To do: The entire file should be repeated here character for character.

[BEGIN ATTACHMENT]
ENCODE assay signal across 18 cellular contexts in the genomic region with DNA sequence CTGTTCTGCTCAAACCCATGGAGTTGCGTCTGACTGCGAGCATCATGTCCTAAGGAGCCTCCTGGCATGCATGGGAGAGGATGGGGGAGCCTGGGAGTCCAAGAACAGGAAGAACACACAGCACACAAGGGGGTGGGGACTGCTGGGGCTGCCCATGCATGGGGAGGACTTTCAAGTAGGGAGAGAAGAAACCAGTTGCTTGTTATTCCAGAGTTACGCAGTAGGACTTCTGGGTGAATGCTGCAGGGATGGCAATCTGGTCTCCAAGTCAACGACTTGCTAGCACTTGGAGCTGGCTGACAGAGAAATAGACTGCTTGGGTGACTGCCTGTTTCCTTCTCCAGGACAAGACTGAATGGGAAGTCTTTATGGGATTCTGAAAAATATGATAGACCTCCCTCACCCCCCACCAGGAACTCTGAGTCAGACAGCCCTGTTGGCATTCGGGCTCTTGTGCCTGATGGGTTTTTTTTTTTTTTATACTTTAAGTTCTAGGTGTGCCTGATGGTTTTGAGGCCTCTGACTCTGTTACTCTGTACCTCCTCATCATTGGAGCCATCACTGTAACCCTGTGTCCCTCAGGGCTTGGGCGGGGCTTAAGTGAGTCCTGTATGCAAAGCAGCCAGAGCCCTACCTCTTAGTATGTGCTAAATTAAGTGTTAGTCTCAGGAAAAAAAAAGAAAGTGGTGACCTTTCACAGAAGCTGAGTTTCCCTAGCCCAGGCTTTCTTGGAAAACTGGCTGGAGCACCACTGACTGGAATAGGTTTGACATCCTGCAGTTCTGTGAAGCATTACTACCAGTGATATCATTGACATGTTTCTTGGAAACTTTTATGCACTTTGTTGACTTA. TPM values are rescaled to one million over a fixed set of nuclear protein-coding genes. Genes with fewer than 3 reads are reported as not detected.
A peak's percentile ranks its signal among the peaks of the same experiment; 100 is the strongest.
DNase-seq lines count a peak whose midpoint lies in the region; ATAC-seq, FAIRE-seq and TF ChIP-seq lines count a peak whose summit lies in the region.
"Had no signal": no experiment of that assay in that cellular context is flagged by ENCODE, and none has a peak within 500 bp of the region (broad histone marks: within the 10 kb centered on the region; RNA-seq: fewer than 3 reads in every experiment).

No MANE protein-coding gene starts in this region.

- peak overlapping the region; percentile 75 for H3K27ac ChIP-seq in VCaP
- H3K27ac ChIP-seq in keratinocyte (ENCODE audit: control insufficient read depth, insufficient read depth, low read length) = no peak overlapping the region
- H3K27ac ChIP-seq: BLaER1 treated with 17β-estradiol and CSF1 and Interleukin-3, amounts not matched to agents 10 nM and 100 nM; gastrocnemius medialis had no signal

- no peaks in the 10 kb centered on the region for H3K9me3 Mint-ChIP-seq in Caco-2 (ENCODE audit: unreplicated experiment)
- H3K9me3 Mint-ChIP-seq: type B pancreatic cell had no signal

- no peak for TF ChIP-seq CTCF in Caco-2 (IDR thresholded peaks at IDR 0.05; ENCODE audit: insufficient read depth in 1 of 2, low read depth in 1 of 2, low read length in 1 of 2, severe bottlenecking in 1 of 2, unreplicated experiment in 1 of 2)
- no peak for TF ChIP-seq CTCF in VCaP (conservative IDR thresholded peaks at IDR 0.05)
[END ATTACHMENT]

ENCODE assay signal across 18 cellular contexts in the genomic region with DNA sequence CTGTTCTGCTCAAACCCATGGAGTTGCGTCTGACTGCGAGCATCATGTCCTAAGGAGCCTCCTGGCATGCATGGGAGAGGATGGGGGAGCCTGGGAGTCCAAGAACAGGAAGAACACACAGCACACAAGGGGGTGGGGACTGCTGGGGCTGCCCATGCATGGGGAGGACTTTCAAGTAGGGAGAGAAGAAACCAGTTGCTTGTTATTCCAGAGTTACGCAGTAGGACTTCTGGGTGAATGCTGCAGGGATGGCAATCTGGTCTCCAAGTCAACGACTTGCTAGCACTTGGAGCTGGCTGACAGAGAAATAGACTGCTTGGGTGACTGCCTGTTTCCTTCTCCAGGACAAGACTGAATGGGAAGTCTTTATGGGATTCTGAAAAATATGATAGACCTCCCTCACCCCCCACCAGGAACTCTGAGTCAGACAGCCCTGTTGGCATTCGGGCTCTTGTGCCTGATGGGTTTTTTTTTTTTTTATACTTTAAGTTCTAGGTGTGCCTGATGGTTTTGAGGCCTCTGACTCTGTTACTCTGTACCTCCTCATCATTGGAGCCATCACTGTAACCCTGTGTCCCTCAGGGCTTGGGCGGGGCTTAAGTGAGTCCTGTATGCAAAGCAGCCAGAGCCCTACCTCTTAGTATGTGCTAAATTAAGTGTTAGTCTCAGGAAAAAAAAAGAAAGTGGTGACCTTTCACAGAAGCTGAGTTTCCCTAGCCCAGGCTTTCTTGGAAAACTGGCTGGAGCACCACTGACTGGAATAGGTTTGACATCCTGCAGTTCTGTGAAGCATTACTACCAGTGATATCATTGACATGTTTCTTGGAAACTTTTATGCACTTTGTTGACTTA. TPM values are rescaled to one million over a fixed set of nuclear protein-coding genes. Genes with fewer than 3 reads are reported as not detected.
A peak's percentile ranks its signal among the peaks of the same experiment; 100 is the strongest.
DNase-seq lines count a peak whose midpoint lies in the region; ATAC-seq, FAIRE-seq and TF ChIP-seq lines count a peak whose summit lies in the region.
"Had no signal": no experiment of that assay in that cellular context is flagged by ENCODE, and none has a peak within 500 bp of the region (broad histone marks: within the 10 kb centered on the region; RNA-seq: fewer than 3 reads in every experiment).

No MANE protein-coding gene starts in this region.

- peak overlapping the region; percentile 75 for H3K27ac ChIP-seq in VCaP
- H3K27ac ChIP-seq in keratinocyte (ENCODE audit: control insufficient read depth, insufficient read depth, low read length) = no peak overlapping the region
- H3K27ac ChIP-seq: BLaER1 treated with 17β-estradiol and CSF1 and Interleukin-3, amounts not matched to agents 10 nM and 100 nM; gastrocnemius medialis had no signal

- no peaks in the 10 kb centered on the region for H3K9me3 Mint-ChIP-seq in Caco-2 (ENCODE audit: unreplicated experiment)
- H3K9me3 Mint-ChIP-seq: type B pancreatic cell had no signal

- no peak for TF ChIP-seq CTCF in Caco-2 (IDR thresholded peaks at IDR 0.05; ENCODE audit: insufficient read depth in 1 of 2, low read depth in 1 of 2, low read length in 1 of 2, severe bottlenecking in 1 of 2, unreplicated experiment in 1 of 2)
- no peak for TF ChIP-seq CTCF in VCaP (conservative IDR thresholded peaks at IDR 0.05)